Charles Kruger – TheatreStorm

“Tenor Brian Jagde (pictured in Act III, photograph by Cory Weaver) is a dashing Chevalier des Grieux, his powerful voice can always be heard over the very bold and propulsive sound of the orchestra.”
Opera Tattler

“Soprano Lianna Haroutounian and tenor Brian Jagde, in their first turns as Manon and des Grieux, connect onstage with fiery vocalism. Haroutounian, a memorable Butterfly and Tosca here in recent years, sings her heart out with unleashed fervor and bright color. Yet, Jagde delivers the stronger performance of the two, unleashing his robust, ringing voice with radiant sound.

One has the impression that he all but creates Manon on the stage, urging her first to engage with him and eventually to turn her back on the lecherous Geronte’s jewel caskets and escape to a happier life together. The drama of Manon’s exile with a shipload of prostitutes is carried by Jagde’s des Grieux; he details the scene as he does the finale and Manon’s death with ease.”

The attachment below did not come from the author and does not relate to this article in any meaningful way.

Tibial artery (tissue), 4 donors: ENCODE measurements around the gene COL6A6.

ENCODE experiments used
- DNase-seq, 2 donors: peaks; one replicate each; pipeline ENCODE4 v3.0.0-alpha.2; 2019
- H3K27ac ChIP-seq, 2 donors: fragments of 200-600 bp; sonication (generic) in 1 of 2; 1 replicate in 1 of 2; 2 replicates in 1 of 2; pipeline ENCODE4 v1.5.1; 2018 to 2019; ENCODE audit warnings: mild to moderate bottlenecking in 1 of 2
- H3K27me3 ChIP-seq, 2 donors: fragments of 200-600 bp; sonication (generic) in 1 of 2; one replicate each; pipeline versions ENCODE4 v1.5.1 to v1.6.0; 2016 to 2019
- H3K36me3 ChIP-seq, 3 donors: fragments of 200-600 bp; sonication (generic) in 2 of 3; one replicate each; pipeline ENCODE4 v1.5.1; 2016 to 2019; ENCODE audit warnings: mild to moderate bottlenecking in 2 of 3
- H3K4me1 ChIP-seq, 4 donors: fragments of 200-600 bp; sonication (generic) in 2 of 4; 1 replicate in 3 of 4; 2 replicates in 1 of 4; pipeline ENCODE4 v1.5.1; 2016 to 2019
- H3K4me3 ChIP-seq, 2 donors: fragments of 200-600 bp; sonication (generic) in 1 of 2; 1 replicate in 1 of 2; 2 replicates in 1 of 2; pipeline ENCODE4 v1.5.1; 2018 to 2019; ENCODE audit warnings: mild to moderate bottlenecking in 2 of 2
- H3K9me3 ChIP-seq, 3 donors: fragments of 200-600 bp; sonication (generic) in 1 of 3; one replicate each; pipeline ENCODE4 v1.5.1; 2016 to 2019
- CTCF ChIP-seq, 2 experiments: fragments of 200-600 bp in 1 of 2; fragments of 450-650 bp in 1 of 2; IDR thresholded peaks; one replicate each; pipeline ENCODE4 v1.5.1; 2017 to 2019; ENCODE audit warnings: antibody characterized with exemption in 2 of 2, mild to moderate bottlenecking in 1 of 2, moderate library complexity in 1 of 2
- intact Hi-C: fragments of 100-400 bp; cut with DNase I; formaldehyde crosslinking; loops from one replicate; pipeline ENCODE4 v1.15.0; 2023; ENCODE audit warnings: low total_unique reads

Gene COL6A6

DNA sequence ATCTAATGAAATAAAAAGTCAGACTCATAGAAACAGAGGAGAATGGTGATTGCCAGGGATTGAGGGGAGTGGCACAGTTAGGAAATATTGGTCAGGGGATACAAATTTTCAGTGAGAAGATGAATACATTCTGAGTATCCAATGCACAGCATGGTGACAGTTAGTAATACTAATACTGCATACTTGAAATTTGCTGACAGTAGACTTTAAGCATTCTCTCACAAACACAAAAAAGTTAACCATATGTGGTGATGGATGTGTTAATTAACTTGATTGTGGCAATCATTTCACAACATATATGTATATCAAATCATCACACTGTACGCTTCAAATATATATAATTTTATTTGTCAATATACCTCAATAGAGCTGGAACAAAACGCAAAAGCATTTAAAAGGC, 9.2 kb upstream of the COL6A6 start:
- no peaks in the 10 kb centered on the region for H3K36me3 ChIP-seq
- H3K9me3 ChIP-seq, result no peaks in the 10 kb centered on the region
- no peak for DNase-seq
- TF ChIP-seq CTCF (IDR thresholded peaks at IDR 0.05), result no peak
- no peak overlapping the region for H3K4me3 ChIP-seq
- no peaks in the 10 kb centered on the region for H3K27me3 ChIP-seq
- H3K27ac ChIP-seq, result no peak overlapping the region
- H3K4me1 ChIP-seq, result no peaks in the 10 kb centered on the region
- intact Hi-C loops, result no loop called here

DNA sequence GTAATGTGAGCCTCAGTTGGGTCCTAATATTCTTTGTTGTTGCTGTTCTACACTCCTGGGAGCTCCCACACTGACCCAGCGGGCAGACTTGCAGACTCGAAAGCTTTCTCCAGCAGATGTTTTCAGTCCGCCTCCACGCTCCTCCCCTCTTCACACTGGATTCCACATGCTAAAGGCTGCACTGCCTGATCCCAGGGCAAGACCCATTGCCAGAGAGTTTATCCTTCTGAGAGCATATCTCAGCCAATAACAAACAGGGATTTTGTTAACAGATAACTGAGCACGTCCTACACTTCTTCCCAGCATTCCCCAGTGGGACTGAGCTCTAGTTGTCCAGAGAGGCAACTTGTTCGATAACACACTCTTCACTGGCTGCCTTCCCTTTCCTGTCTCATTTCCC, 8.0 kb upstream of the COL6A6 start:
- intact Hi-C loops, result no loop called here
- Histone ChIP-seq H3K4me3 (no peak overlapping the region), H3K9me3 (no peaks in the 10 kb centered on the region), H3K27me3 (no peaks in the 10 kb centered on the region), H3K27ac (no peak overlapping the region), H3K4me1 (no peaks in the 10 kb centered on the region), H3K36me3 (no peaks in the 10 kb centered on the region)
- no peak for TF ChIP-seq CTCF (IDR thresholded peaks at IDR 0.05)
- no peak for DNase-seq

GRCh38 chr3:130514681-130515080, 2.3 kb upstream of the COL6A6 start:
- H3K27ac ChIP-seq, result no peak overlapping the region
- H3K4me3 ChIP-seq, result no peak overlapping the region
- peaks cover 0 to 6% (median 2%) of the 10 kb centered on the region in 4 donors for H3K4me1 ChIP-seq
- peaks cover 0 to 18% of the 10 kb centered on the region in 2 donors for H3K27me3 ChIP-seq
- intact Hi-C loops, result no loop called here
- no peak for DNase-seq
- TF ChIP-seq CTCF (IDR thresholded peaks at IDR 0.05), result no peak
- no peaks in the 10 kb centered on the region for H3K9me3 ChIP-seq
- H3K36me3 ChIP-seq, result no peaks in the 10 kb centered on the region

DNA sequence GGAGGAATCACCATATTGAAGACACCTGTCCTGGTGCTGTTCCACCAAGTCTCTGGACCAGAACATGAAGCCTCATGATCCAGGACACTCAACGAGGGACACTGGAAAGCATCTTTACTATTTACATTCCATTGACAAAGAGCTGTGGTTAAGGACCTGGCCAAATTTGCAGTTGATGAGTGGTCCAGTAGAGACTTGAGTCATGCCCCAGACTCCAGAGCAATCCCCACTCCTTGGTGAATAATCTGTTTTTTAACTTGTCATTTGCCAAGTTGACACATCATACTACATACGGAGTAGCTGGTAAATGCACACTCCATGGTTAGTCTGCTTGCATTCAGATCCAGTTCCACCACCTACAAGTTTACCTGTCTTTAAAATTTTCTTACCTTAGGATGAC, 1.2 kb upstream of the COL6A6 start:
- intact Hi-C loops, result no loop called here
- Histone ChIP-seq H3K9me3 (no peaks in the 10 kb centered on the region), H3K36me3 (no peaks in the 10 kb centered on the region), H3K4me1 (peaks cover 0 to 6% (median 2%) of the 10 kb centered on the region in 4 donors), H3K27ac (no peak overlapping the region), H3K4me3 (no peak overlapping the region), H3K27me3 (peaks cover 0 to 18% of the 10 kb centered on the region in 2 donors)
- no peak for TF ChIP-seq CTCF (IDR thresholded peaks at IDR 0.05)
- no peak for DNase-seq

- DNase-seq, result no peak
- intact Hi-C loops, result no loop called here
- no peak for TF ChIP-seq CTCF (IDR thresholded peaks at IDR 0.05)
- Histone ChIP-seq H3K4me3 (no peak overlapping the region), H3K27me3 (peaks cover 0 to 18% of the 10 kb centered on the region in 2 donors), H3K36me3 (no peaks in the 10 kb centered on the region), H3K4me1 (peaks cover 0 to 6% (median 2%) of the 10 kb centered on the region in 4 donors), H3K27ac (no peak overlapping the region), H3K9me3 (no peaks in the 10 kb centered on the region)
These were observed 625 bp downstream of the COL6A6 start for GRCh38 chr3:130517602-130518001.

Caroline Crawford – Local News Matters

“Richard Tucker cited Puccini’s Renato des Grieux as his favorite rôle. Hearing recordings of his performances of the part opposite Dorothy Kirsten, Renata Tebaldi, Licia Albanese, and Raina Kabaivabska at the Metropolitan Opera, Montserrat Caballé in Buenos Aires, Virginia Zeani in Rome, and the inimitable Magda Olivero in Caracas, it is easy to discern why the rôle appealed to Tucker … his {Brian Jagde’s} inaugural interpretation of the part revealed a superlative affinity for the music. Upon his first entrance in Act One, Jagde suffused his des Grieux with youthful disenfranchisement that enhanced the believability of the character’s impulsiveness. The tenor sang ‘Tra voi, belle, brune e bionde’ with suitable ennui, fostering a significant contrast with his awestruck enunciations of ‘Dio, quanto è bella!’ and ‘Cortese damigella, il priego mio accettate’ after Manon’s arrival. ‘Donna non vidi mai simile a questa!’ is one of Puccini’s finest arias for the tenor voice and, melodically, can be argued to be more gratifying than several of its companions in the Puccini canon. Jagde sang the piece ardently, untroubled by the top B♭s. Enchanted by his Manon, this des Grieux voiced ‘Oh, come gravi le vostre parole!’ rapturously.